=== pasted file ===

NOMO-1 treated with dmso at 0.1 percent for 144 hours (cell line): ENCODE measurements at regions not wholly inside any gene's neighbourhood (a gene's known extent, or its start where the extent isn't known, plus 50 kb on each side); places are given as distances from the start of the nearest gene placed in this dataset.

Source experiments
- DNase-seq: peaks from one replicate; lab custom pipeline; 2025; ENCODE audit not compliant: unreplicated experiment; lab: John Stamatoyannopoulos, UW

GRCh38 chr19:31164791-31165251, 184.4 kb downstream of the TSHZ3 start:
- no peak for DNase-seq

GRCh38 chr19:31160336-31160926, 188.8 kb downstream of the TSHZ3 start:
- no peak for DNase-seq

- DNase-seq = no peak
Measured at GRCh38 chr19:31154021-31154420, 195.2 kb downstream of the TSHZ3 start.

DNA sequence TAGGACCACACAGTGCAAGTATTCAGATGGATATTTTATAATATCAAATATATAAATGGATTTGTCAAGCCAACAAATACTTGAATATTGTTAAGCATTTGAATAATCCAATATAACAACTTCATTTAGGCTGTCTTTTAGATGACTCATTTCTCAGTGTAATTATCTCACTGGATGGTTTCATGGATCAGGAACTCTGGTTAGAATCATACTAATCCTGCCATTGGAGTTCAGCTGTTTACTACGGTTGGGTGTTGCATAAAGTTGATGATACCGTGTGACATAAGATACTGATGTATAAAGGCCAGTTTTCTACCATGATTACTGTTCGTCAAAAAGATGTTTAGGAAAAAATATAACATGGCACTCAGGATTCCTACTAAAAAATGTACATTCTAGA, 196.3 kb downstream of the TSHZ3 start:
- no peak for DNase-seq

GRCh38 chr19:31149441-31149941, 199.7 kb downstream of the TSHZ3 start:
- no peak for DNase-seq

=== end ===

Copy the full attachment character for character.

NOMO-1 treated with dmso at 0.1 percent for 144 hours (cell line): ENCODE measurements at regions not wholly inside any gene's neighbourhood (a gene's known extent, or its start where the extent isn't known, plus 50 kb on each side); places are given as distances from the start of the nearest gene placed in this dataset.

Source experiments
- DNase-seq: peaks from one replicate; lab custom pipeline; 2025; ENCODE audit not compliant: unreplicated experiment; lab: John Stamatoyannopoulos, UW

GRCh38 chr19:31164791-31165251, 184.4 kb downstream of the TSHZ3 start:
- no peak for DNase-seq

GRCh38 chr19:31160336-31160926, 188.8 kb downstream of the TSHZ3 start:
- no peak for DNase-seq

- DNase-seq = no peak
Measured at GRCh38 chr19:31154021-31154420, 195.2 kb downstream of the TSHZ3 start.

DNA sequence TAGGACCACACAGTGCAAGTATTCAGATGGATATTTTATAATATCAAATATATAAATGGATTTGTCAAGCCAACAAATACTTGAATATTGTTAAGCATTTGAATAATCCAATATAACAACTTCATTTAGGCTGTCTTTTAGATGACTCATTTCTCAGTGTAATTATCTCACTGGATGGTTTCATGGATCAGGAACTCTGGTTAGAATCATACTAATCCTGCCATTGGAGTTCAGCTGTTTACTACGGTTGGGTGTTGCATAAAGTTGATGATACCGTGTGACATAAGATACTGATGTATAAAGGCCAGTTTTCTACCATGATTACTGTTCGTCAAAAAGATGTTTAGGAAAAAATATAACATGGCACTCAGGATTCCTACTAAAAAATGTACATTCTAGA, 196.3 kb downstream of the TSHZ3 start:
- no peak for DNase-seq

GRCh38 chr19:31149441-31149941, 199.7 kb downstream of the TSHZ3 start:
- no peak for DNase-seq